Generating a fearless and humanising narrative on Palestine!

Photos: In my first morning outside home after the attack on Gaza, I saw a rainbow

After the attack on Gaza ended on late November 21, within less than an hour after the truce was declared, tens of thousands of Palestinian people marched Gaza streets celebrating a victory that was painted with the people’s pains, blood, sacrifice, and determination. According to the latest update of Ministry of Health in Gaza, 191 people were killed including 48 children–16 of them were below the age of 5, 12 women, and 20 elderly people. Moreover, 1492 people were injured, including 533 children–195 of them were below the age of 5, 245 women, and 103 elderly people.Check my blog for names, ages, and circumstances in which 174 victim were killed.

The people of the Gaza Strip returned eagerly to their ordinary lives right after the attack ended. But still, their happiness was incomplete with much loss among their souls; with many dreams killed before they even blossomed. They couldn’t fully be happy with so much painful scenes from the 8-day attack; reflected in their memories and with the sense of insecurity that Israel left them with. They knew Israel would violate the agreement any moment—which is what actually happened.  Four people lost their lives after the truce and many violations were reported against Israel.

However, they didn’t allow their pains and fears to stop them from celebrating, to depress their spirits. Out of their sufferings, they have found a gateway to more hope.  They believe that a day shall arrive when she shall overcome all these obstacles and they keep faith in their just cause. Their pains turned into more willingness to sacrifice and determination to keep fighting for their justice and the justice of every Palestinian killed. They turned their suffering into a level of positive energy anyone can imagine. They filled out Gaza’s streets and chanted with a united voice for freedom.

Personally, it has taken me quite a while to recover. I can still feel my body unconsciously shaking and I would frequently wake up from nightmares with a scream of horror. I found it difficult to concentrate on my studies nor fully enjoy being in the presence of my friends or family’s company–I would be physically with them but mentally somewhere else.

Soon after the attack ended, I had to go through another sad event–having to say goodbye to another best friend that has been a main source of comfort and security in these times of difficulties. Very early in the morning, at 7:00 am on November 26, I left my house to greet him one last time before he traveled. It was a very sad feeling that I was going to part with another close friend without knowing when I would see him again, especially after I already experienced this with my two sisters who traveled about a month earlier.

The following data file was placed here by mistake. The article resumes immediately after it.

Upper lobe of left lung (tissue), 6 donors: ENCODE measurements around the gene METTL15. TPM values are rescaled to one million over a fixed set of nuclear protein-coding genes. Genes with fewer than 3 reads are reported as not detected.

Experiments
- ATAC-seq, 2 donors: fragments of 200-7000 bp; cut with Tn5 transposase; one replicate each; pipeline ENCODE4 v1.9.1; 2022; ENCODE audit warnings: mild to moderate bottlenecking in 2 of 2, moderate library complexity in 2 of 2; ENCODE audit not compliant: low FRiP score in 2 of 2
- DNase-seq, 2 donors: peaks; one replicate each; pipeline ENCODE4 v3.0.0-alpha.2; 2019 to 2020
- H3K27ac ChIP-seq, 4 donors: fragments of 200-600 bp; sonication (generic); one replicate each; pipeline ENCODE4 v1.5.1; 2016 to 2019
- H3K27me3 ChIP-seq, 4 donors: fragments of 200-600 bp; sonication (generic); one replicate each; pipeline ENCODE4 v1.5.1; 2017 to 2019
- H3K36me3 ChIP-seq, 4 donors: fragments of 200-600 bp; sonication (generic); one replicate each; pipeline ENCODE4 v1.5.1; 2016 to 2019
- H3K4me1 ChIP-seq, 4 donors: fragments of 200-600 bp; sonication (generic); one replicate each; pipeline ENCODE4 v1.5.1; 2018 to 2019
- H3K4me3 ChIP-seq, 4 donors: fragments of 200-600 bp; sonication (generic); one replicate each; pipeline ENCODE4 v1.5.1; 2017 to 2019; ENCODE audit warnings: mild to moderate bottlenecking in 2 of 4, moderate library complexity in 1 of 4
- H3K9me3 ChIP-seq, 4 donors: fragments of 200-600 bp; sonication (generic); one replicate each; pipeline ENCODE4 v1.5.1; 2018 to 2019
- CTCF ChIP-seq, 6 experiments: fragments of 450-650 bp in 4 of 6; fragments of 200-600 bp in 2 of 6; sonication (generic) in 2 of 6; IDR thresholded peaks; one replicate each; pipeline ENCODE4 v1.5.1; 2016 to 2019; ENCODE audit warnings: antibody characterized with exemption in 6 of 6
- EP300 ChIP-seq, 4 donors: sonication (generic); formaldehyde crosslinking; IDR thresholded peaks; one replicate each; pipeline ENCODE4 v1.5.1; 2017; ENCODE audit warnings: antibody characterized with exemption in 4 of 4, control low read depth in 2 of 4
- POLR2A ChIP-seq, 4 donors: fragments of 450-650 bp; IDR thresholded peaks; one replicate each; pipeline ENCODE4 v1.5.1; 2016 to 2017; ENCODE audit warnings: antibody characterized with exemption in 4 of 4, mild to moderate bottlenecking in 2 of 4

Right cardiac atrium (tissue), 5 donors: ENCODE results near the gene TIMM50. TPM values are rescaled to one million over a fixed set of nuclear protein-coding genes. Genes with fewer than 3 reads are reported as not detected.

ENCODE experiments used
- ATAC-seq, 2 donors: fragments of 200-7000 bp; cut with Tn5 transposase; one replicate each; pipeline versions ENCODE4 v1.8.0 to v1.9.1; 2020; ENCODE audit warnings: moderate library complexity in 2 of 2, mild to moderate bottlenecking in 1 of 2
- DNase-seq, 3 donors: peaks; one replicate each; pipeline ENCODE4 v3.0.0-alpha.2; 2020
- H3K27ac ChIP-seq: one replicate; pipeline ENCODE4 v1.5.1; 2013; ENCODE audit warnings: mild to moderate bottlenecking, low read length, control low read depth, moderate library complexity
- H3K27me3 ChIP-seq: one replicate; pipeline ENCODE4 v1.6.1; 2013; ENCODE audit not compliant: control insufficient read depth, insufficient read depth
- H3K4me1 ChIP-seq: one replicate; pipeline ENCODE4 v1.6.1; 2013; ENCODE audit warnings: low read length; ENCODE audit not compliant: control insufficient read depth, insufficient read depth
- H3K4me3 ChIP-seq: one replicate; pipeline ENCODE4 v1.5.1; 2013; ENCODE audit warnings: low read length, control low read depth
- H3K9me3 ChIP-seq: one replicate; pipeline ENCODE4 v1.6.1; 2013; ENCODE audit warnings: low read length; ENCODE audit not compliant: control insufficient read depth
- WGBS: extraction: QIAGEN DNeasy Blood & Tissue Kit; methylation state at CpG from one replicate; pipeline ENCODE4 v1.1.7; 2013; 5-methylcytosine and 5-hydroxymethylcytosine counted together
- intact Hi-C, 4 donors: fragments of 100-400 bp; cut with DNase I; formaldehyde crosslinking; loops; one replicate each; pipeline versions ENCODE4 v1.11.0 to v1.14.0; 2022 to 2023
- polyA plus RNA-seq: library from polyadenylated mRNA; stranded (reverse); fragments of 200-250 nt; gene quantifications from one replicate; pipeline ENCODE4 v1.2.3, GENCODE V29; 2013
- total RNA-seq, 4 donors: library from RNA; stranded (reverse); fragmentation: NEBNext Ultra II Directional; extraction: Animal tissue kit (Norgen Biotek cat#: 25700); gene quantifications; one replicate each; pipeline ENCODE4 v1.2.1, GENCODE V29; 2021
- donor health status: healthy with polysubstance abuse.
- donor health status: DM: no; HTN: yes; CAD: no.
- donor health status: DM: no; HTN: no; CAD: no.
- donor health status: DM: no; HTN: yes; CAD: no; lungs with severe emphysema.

However, on this day that was depicted to me as another black day in my life, nature opened its arms to wrap me with warmth as I saw a rainbow. I was amazed when I saw that beauty in Gaza’s sky. It felt like God wanted to convey to me through this rainbow that things will be alright. This rainbow filled my heart with peace, warmth, tranquility and happiness. Luckily I had my camera then and I had the opportunity to commemorate that exceptional natural scene that I haven’t seen for long time.

PS: I apologize that I didn’t share this breathtaking scene with you earlier, but I was very occupied with too many things.O


Gaza's beach

Gaza’s beach

A rainbow captured at Gaza's beach

A rainbow captured at Gaza’s beach


7 responses

  1. Every cloud has a silver lining Shahd, and how fitting that a rainbow should greet you after the cease fire was called, a rainbow that is as bright and as colourful as the people of Gaza.


    December 10, 2012 at 1:27 am

  2. TAE

    I’m glad many people are on the way to recovery.
    If you find the time, could you tell us, who are to far away to help in person, about organizations you would endorse?
    It’s hard to judge these things from afar (thought that doesn’t keep some people from making judgements, unfortunately).


    December 10, 2012 at 5:19 pm

  3. I’m a bit spiritual. The rainbow might have been a salute from Yasir Arafat.


    December 11, 2012 at 9:08 am

  4. Just beautiful Shahd. It is said that when you see a rainbow you have the right to a wish – I am sure I know what yours would be, and it would be the same for all of us – your many friends. Take care <3


    December 11, 2012 at 11:36 am

  5. j.spencer

    nice one………. it,s sad there are warships beyond the rainbow !


    December 11, 2012 at 5:37 pm

  6. InsyaAllah,the rainbow is a sign of better times ahead. At least now it is easier for people from all over the world to come and give aid. it was alsmost impossible last time

    Date: Sun, 9 Dec 2012 21:53:26 +0000 To:


    December 11, 2012 at 6:27 pm

  7. Ibrar

    Always a pleasure to read sis’, keep up the good work and Salaam alaikum!


    December 11, 2012 at 6:58 pm

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